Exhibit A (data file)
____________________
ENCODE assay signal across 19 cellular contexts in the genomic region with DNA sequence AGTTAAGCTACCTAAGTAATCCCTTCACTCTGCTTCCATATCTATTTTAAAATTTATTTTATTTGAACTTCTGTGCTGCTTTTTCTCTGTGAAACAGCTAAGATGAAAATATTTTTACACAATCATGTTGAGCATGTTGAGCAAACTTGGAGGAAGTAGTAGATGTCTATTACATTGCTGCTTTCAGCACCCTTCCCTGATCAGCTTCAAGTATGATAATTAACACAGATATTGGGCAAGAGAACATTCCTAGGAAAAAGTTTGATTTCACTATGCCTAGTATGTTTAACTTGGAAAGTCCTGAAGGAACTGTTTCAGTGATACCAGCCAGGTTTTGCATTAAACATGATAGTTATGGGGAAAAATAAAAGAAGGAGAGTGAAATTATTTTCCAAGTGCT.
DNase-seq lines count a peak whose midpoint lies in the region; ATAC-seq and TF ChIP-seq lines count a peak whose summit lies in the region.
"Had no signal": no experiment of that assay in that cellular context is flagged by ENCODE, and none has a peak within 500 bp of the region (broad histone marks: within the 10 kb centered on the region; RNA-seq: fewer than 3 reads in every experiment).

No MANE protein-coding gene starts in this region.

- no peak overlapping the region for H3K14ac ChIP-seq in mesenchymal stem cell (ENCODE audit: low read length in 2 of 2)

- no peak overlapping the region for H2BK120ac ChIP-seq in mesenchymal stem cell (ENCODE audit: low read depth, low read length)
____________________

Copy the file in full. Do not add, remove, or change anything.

ENCODE assay signal across 19 cellular contexts in the genomic region with DNA sequence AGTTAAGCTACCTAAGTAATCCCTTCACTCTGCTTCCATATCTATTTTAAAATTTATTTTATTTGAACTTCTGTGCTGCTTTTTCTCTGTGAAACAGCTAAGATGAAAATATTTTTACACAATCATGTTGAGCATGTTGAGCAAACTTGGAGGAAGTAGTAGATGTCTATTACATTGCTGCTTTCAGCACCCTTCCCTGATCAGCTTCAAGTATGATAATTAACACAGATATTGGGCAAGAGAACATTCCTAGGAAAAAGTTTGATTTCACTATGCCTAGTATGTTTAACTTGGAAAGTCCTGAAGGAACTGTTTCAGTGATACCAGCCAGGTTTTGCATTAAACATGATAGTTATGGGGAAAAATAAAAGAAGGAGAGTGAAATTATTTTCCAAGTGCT.
DNase-seq lines count a peak whose midpoint lies in the region; ATAC-seq and TF ChIP-seq lines count a peak whose summit lies in the region.
"Had no signal": no experiment of that assay in that cellular context is flagged by ENCODE, and none has a peak within 500 bp of the region (broad histone marks: within the 10 kb centered on the region; RNA-seq: fewer than 3 reads in every experiment).

No MANE protein-coding gene starts in this region.

- no peak overlapping the region for H3K14ac ChIP-seq in mesenchymal stem cell (ENCODE audit: low read length in 2 of 2)

- no peak overlapping the region for H2BK120ac ChIP-seq in mesenchymal stem cell (ENCODE audit: low read depth, low read length)